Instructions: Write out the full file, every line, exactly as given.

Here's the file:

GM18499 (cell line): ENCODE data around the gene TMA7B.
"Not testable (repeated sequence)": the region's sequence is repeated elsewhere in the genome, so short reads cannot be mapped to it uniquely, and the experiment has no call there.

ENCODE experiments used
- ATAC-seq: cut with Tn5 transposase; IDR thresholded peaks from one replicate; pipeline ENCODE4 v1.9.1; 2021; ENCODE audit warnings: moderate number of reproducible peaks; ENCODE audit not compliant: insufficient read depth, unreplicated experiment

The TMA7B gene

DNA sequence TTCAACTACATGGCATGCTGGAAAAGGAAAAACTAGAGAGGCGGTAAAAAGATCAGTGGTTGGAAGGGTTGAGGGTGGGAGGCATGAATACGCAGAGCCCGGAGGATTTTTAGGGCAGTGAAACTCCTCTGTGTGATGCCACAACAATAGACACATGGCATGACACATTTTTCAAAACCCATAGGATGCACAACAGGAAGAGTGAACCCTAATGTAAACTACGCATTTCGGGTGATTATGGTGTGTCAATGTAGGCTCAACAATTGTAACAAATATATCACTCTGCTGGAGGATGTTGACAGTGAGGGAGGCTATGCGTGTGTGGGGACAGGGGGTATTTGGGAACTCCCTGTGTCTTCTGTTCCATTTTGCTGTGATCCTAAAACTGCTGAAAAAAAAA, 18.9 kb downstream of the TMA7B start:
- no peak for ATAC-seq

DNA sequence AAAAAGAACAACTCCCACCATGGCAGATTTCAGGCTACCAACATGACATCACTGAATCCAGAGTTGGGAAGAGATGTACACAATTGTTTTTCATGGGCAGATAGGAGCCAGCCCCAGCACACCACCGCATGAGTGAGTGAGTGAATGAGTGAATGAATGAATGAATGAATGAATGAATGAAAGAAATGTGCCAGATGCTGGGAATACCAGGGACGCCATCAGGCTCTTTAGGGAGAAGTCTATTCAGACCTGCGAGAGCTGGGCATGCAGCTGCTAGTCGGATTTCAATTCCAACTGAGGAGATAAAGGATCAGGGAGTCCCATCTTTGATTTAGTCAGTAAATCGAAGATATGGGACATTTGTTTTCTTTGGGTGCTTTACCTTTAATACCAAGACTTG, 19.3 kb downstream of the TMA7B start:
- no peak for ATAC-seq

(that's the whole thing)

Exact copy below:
GM18499 (cell line): ENCODE data around the gene TMA7B.
"Not testable (repeated sequence)": the region's sequence is repeated elsewhere in the genome, so short reads cannot be mapped to it uniquely, and the experiment has no call there.

ENCODE experiments used
- ATAC-seq: cut with Tn5 transposase; IDR thresholded peaks from one replicate; pipeline ENCODE4 v1.9.1; 2021; ENCODE audit warnings: moderate number of reproducible peaks; ENCODE audit not compliant: insufficient read depth, unreplicated experiment

The TMA7B gene

DNA sequence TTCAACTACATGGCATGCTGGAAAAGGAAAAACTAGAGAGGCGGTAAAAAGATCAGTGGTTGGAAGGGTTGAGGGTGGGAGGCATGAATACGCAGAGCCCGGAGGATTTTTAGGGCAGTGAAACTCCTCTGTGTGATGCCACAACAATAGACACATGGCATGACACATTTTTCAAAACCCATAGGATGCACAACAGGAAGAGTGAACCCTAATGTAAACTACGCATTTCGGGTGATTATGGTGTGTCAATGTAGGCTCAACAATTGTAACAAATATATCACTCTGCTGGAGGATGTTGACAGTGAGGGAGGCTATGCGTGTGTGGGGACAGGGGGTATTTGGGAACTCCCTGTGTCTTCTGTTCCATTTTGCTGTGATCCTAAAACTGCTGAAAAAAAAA, 18.9 kb downstream of the TMA7B start:
- no peak for ATAC-seq

DNA sequence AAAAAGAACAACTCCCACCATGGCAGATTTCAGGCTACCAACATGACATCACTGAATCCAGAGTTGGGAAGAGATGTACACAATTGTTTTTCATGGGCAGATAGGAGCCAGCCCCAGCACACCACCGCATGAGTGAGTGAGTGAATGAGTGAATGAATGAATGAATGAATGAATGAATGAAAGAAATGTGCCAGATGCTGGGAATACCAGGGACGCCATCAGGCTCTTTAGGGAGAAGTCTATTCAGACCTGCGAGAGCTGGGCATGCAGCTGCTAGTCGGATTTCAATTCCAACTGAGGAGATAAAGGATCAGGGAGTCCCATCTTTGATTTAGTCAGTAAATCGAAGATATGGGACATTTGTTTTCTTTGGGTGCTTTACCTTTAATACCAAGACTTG, 19.3 kb downstream of the TMA7B start:
- no peak for ATAC-seq